Walker Art Center http://www.walkerart.org/
Minneapolis Institute of Arts http://new.artsmia.org/

Do you have any exhibits to promote in the near future?
Yes, I have a solo exhibit coming up at 2001 A Space, opening September 19.  Please see attached e-postcard with all the information on this show. www.2001aspace.com.

Image List:
1-Sea Change, 2013.jpg
2-35W Bridge, 2012.jpg
3-Pre-dawn Mississippi River, 2011.jpg
4-IDS 4, 2013.jpg
5-Residual, 2014.jpg
6-Wells Fargo from 7th Street, 2012.jpg
7-Inner Space, 2014.jpg

Monday, September 1, 2014

John Pocklington - Photography

John Pocklington

Name: John Pocklington
City/State: Minneapolis, Minnesota
Email: jp at jpockphoto.com
Website: jpockphoto.com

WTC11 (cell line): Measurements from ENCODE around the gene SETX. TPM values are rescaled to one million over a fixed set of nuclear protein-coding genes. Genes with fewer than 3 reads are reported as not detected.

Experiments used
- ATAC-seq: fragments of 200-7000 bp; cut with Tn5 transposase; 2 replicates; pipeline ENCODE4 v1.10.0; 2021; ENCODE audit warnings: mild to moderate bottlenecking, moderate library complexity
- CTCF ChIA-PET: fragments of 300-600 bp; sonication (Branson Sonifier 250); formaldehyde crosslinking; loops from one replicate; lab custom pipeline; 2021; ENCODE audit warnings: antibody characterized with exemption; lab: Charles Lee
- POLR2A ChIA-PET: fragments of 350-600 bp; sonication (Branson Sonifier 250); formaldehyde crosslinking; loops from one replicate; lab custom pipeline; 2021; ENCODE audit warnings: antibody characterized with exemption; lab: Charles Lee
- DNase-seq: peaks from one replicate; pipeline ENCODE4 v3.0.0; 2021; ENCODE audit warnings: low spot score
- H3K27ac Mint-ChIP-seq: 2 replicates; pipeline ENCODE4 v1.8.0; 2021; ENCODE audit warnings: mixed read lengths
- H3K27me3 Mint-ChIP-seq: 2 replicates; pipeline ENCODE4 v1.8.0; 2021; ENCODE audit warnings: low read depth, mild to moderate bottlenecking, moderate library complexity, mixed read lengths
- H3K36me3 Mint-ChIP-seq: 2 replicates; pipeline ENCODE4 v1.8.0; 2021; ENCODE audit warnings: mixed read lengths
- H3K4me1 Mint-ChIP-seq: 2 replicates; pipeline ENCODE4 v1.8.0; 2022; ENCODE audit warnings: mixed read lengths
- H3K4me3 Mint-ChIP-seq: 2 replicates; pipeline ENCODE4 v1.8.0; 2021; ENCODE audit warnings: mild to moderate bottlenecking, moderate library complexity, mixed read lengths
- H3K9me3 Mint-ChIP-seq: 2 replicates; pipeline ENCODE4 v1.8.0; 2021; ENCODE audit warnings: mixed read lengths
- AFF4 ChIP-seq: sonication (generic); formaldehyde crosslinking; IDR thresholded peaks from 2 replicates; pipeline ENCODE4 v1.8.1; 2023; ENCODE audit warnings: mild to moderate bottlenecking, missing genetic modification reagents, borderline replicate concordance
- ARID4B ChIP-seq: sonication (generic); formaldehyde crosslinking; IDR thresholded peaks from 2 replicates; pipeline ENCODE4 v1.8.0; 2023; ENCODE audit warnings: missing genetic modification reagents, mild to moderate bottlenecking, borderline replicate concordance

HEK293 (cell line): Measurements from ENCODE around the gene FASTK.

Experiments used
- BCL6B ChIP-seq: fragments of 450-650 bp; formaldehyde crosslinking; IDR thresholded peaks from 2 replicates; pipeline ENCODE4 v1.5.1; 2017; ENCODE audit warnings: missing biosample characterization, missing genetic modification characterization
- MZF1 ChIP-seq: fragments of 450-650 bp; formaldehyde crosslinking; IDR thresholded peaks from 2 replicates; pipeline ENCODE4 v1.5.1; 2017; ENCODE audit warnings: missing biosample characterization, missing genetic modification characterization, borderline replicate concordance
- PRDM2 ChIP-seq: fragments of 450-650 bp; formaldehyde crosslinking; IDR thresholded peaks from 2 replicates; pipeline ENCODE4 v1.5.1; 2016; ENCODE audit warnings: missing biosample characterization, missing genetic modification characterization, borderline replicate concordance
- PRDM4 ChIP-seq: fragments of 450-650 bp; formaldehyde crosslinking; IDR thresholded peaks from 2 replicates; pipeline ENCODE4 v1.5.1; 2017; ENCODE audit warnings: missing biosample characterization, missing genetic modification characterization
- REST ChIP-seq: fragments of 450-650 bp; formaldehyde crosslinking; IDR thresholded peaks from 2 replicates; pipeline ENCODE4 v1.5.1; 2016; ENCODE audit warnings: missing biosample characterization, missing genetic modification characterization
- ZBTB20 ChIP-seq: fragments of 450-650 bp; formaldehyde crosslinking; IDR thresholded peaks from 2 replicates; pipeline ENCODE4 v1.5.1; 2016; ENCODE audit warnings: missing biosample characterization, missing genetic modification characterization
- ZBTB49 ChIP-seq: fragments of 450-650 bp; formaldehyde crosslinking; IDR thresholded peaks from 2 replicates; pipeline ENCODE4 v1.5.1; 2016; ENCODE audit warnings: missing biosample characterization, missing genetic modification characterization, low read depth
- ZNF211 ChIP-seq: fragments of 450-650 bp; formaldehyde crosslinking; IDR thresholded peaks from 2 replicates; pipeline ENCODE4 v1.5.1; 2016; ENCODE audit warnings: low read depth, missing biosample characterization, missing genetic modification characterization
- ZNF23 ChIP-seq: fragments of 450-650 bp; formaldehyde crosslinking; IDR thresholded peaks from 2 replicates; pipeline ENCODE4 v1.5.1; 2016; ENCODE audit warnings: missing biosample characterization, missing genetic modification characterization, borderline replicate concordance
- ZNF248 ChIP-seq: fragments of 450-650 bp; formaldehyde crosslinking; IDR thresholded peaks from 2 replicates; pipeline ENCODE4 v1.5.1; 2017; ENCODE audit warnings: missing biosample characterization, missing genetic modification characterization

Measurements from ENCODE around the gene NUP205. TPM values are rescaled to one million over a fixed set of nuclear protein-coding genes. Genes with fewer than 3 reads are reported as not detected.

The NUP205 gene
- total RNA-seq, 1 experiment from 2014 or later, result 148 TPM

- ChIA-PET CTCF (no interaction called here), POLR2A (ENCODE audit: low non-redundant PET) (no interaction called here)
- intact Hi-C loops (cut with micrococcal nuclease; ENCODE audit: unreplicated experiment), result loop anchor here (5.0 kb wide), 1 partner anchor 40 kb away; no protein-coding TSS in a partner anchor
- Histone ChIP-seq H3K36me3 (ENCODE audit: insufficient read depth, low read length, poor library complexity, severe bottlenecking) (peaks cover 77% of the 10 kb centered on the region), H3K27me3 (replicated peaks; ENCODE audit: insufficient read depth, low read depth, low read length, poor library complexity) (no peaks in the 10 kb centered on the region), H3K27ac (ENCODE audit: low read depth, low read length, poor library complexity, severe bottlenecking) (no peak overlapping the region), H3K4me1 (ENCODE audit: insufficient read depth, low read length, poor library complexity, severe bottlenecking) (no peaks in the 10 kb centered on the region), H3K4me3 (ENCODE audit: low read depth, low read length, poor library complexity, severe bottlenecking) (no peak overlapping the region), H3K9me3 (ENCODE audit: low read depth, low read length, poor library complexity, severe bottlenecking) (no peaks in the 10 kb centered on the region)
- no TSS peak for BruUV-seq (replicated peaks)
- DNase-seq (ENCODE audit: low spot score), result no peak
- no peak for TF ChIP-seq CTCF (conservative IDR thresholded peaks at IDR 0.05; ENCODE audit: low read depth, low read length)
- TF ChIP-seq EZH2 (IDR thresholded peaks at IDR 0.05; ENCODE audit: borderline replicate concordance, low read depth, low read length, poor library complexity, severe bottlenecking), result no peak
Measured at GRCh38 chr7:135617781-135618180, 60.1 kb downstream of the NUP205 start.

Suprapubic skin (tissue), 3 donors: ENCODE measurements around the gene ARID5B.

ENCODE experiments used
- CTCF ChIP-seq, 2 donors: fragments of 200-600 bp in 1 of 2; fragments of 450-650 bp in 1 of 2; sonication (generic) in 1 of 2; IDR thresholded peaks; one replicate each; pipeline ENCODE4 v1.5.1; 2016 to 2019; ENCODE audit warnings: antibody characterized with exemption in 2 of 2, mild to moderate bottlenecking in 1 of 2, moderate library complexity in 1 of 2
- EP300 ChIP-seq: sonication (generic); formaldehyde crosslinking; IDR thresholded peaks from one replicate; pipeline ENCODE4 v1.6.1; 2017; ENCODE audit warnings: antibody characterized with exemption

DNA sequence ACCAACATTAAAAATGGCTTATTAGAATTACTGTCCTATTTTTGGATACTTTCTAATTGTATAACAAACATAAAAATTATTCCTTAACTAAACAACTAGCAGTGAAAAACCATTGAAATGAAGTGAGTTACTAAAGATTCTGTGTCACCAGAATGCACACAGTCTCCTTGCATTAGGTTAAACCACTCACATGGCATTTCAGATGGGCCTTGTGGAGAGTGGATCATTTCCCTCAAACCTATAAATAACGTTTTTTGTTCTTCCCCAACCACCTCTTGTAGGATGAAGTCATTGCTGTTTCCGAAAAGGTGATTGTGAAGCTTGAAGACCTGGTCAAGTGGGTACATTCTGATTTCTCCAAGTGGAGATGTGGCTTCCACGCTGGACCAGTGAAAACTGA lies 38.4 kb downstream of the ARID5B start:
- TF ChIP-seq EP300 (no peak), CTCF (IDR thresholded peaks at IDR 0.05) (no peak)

Instagram: instagram.com/jpockphoto
Facebook page: www.facebook.com/JohnPocklingtonPhotography
Twitter: @jpockphoto

Tell me about your work? What are you currently working on? How is this different from past projects?

I'm more of a photojournalist type of a shooter. I always have a camera of some kind with me, looking and waiting to capture next great image. I don't have one particular subject I like to photograph. I just do the best I can to capture life as it unfolds in front of me. When it comes right down to it, it’s not so much about the subject matter but the technique used to capture/creating the image as well as capturing the emotion of that moment either in one or multiple images.

Right now I do a lot of High Dynamic Range (HDR) Photography with landscapes/nature and other open spaces. Instead of showing the natural reality of the landscape, I like to alter the image through HDR techniques and present a slightly different reality.